I added the post about HCL because you guys seem to go way overboard about things. Brake parts cleaner will also work. A cheap ultrasonic cleaner will blow the particles out. Comet cleanser will work. A "Rust Eraser" will work. An ink eraser will work. Oven cleaner will work (it's also pretty noxious.) WD 40 will work. Sulfuric acid-based drain cleaner will work. You can even soak them in Clorox to bleach them. Resurfacing the stones will work best.
Bill

Neither Sodium Carbonate nor Sodium Bicarbonate will cause rust. While they are salts, they are not "table salt" (sodium chloride). Rather, they are both acid netralizers. Added to an acidic solution, they will netralize the acid and make the solution neutral (neither acid nor basic i.e. pH 7). As a general rule, steels withstand bases and neutral solutions far better than acid solutions.

As an industrial chemist and materials engineer (I've worked as both), I believe the acid soak would work, but I do not recommend it. There are safer options that also work.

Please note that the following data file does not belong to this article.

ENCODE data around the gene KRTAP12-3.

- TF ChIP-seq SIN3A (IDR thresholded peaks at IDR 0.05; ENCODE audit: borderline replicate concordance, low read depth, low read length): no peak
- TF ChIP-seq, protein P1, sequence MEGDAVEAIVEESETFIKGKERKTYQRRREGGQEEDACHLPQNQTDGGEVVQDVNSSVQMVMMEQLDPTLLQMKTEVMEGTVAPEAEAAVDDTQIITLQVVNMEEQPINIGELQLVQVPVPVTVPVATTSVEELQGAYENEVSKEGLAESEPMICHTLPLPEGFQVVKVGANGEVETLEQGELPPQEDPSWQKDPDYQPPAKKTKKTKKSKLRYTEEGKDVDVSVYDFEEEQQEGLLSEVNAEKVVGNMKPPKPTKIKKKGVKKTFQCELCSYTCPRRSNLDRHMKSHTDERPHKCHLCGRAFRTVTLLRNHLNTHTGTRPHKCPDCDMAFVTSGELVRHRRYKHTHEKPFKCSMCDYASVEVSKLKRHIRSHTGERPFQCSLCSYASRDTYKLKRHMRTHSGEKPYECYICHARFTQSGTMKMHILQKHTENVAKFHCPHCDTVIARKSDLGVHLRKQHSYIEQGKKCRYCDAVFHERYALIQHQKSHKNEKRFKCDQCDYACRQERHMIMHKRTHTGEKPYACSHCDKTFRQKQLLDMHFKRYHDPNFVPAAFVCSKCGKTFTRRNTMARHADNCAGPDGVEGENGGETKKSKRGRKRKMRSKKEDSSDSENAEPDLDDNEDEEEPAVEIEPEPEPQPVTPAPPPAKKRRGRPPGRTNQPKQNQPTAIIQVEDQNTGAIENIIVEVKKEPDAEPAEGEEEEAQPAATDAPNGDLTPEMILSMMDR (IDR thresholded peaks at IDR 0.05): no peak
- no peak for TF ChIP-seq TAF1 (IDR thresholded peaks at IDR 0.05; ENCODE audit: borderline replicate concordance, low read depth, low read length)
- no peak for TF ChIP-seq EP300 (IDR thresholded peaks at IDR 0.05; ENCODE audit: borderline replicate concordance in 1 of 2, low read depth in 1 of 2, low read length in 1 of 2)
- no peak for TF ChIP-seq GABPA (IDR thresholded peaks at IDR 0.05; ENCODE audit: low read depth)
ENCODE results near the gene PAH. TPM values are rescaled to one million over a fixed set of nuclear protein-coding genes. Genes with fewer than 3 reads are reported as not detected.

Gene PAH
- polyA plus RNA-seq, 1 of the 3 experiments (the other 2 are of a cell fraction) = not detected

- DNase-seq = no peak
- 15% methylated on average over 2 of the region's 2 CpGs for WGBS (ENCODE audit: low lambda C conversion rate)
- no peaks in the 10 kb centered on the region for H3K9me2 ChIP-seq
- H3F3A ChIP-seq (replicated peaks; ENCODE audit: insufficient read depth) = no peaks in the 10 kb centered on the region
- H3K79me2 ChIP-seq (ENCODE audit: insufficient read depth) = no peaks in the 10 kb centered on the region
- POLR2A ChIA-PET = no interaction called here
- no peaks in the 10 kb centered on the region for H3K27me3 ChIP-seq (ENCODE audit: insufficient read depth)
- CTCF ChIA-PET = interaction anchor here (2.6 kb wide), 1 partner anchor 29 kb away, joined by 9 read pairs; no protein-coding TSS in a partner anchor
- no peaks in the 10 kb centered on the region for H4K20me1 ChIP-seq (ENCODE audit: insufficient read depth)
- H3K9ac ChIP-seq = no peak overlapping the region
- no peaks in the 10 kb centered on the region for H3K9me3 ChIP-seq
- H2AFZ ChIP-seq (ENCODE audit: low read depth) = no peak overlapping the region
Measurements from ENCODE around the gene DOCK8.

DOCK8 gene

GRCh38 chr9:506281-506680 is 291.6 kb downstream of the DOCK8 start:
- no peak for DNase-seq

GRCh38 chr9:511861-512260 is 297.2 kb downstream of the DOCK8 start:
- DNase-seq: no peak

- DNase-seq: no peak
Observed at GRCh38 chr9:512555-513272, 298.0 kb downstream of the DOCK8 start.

The best answers I have read here so far are the "rust eraser" and the "barkeep's friend". Comet should remove the residual metal, but it contains bleach which can get trapped in the pores of the ceramic and then come in contact with the knife blades. I prefer to keep thin precision steel edges away from any type of chlorinated solution as chloride ion promotes the rust reaction (that's why table salt is bad). Comet probably would not hurt it, but why take the chance when there are better options.

For my own part, I have some crock sticks that I have used on my kitchen knives for a numer of years. I use Bon Ami with a Scotch Brite pad on them. Like "barkeeps friend", it has no chlorine in it. It's worked for about 20 years now.
 
This forum is a gold mine! To be able to tap into the experience and intelligence here when you have a problem is just great. I tried several of the suggestions here and my stones are in good shape now. Thank you all very much.
If anyone has more sugestions keep them coming. This is very interesting.:)